MFPL: Update on Next Generation Benchtop Sequencing

DNA sequencing has become an indispensible tool in biological research, diagnostics as well as forensics. The demand for affordable technologies, allowing sequencing whole genomes, has driven the development of high-throughput sequencing technologies and Next Generation Sequencing machines.

In the study “Updating benchtop sequencing performance comparison”, published in Nature Biotechnology today, scientists including Arndt von Haeseler’s team compare benchtop sequencing machines affordable enough for application in routine epidemiologic surveillance in clinical and public health microbiology.

Challenging three Next Generation Sequencing systems
For about two years, affordable Next Generation Sequencing machines with a fast turnaround time have been available on the market. Now, a team of researchers from the Universities of Münster and Bielefeld, Alfred Wegener Institute Bremerhaven and the Max F. Perutz Laboratories in Vienna compared three different benchtop Next Generation Sequencing platforms and how they evolved in the course of time. They put the GS Junior (Roche), MiSeq (Illumina) and PGM (Ion Torrent) to the test for sequencing a whole bacterial genome. Discrepancies to a high-quality reference genome sequence were furthermore clarified by traditional bidirectional Sanger sequencing.

Useful tools for microbial epidemiologic surveillance in the public health sector
The team found that the MiSeq made a very strong official debut with only very few substitution and no insertion and deletion errors at consensus level. The GSJ had by far the lowest throughput thereby making it more costly to operate than the other two platforms. The PGM evolved rapidly in the past two years and with the newest chemistries this platform showed only one substitution error and a dramatic reduced number of insertion and deletion errors. “However, these errors are systematic by nature and appropriate software tools can compensate for them,” says corresponding author Dr. Dag Harmsen from the Department for Periodontology at the University of Münster.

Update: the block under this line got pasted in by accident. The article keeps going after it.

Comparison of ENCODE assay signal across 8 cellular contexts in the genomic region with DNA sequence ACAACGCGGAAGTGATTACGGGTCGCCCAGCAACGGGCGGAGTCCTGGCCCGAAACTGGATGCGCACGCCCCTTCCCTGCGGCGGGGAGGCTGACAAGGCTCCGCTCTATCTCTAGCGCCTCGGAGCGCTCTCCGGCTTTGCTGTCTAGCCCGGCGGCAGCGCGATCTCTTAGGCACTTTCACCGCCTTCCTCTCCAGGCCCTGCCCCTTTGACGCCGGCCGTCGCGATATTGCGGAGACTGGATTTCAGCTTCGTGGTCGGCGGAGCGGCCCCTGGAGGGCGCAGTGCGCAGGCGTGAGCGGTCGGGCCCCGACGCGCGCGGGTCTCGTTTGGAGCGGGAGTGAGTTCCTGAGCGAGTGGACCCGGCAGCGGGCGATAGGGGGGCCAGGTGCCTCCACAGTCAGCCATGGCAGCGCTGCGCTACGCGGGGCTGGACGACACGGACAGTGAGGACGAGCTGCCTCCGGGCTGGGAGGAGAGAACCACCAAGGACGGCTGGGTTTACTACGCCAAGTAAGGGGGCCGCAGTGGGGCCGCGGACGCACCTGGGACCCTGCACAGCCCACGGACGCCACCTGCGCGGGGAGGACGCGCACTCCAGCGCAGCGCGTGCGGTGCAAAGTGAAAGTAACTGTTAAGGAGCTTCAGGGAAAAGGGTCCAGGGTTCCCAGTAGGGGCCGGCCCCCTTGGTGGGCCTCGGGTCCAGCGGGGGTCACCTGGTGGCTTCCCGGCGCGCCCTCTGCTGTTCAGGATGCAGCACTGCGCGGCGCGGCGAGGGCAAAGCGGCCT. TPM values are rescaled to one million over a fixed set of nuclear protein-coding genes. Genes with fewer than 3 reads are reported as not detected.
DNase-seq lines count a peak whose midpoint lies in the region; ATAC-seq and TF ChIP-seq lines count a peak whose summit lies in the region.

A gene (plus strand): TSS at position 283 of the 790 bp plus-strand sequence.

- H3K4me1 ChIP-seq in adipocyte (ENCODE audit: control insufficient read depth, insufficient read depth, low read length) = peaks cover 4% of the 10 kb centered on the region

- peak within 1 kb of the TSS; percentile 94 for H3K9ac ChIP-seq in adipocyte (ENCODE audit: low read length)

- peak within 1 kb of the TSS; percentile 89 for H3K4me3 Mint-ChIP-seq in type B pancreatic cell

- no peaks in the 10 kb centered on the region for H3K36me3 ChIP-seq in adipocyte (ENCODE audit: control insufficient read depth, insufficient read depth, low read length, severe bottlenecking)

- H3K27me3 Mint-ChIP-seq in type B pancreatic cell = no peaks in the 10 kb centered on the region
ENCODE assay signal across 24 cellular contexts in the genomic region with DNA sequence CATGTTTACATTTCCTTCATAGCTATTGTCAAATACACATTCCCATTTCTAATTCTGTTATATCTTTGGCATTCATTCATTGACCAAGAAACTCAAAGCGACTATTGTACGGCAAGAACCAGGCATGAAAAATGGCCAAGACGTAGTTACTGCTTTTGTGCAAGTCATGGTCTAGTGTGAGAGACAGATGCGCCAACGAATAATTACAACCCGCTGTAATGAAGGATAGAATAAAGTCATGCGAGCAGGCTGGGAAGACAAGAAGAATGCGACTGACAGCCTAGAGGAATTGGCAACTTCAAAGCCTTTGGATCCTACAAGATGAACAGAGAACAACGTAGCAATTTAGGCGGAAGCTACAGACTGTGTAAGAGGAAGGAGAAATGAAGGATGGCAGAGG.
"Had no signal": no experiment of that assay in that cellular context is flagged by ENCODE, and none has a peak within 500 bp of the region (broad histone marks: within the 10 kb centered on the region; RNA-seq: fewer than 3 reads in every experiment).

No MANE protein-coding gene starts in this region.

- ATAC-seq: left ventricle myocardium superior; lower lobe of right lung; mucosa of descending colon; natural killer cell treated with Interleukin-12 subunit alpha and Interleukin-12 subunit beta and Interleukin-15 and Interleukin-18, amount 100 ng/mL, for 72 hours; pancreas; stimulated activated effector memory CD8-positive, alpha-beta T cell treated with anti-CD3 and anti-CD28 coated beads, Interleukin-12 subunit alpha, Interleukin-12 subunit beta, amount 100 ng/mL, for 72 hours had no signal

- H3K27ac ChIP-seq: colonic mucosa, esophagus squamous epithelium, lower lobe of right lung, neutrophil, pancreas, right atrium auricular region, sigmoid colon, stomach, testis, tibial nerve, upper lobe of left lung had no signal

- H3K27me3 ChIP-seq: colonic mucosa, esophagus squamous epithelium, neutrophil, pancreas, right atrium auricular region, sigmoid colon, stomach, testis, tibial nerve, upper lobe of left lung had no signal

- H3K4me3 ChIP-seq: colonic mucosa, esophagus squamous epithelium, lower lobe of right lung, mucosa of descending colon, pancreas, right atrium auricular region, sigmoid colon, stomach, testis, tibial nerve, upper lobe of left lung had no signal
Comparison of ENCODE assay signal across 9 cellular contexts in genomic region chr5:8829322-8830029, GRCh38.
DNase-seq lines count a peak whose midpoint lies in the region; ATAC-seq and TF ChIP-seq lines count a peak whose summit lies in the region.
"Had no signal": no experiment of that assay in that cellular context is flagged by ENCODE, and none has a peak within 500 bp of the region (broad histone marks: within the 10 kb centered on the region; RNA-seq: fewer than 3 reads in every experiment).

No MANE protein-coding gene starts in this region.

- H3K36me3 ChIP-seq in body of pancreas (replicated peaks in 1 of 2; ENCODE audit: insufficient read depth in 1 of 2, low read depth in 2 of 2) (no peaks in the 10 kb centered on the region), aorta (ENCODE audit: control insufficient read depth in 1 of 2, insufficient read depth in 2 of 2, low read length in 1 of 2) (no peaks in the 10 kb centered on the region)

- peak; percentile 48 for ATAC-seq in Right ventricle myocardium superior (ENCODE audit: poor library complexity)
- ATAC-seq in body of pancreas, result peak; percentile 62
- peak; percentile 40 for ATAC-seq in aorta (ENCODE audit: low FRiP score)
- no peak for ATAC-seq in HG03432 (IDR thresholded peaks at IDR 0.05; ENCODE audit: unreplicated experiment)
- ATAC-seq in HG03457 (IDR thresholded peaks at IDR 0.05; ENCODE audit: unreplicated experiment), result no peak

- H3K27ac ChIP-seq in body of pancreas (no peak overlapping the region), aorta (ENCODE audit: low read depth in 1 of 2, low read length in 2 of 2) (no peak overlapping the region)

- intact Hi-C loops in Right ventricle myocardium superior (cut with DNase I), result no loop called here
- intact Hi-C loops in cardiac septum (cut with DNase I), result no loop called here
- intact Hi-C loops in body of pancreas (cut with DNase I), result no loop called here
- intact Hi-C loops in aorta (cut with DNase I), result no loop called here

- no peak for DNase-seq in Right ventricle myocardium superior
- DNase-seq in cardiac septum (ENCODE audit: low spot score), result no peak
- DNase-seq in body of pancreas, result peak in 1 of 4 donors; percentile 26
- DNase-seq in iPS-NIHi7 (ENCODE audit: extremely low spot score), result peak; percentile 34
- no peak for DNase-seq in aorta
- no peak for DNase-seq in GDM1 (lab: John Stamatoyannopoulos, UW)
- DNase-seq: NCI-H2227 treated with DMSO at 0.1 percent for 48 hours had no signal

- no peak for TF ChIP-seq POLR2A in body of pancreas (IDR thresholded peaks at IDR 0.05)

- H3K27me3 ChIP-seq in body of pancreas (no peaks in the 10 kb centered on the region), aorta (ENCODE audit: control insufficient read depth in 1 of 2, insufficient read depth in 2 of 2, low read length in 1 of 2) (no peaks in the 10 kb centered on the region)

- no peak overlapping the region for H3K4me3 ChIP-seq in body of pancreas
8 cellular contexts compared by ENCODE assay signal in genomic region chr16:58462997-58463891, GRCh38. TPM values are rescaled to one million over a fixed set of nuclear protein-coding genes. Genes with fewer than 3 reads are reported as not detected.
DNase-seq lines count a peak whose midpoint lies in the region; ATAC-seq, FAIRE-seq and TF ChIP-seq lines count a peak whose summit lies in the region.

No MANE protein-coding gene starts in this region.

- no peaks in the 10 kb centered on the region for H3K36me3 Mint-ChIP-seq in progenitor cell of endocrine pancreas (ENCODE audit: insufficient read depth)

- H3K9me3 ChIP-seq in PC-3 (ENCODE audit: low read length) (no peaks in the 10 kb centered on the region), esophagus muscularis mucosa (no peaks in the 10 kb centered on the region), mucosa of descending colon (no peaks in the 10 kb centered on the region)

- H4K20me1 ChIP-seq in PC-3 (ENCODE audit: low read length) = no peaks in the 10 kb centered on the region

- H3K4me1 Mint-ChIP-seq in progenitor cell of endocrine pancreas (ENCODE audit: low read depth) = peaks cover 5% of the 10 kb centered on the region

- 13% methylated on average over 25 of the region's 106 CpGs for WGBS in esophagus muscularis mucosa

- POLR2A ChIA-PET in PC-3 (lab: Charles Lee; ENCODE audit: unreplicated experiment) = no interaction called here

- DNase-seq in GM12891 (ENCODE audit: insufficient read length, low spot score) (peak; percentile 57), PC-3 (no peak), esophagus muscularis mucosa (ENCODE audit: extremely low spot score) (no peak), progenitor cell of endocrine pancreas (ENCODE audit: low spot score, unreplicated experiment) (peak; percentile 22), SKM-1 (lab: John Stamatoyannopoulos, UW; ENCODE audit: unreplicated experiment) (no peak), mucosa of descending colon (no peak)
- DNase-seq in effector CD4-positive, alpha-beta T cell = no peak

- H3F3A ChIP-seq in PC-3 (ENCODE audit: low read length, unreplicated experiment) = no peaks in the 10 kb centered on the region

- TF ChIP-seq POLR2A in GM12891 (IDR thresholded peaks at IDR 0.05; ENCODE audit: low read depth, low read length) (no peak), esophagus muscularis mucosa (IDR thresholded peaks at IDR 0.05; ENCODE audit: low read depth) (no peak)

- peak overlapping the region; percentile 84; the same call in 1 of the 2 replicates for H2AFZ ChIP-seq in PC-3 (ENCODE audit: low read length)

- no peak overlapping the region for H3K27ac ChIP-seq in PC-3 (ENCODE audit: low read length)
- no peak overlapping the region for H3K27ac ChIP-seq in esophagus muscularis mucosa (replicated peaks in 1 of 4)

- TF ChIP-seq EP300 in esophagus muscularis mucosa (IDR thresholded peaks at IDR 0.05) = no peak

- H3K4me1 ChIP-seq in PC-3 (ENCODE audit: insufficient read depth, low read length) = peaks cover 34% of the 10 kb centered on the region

He adds: “The de novo assembly qualities of the MiSeq and PGM systems are amazingly good. Therefore, I expect that both platforms will be used routinely for microbial epidemiologic surveillance in the public health sector to detect outbreaks faster and more accurately.”

“To conduct a ‘fair’ Next Generation Sequencing platform comparison is pretty hard. However, it is certainly the consensus accuracy, not the raw read accuracy, that is most relevant for normal end users,” explains Dr. Arndt von Haeseler from the Max F. Perutz Laboratories at the University of Vienna and the Medical University of Vienna. Now the focus is on developing user-friendly software solutions that bridge the gap from data to knowledge to open the door for routine application of Next Generation Sequencing in clinical and public health microbiology.

Jünemann S, Sedlazeck FJ, Prior K, Albersmeier A, John U, Kalinowski J, Mellmann A, Goesmann A, von Haeseler A, Stoye J, Harmsen D. Updating benchtop sequencing performance comparison.
Nature Biotechnology 31 (4), 5. April 2013.

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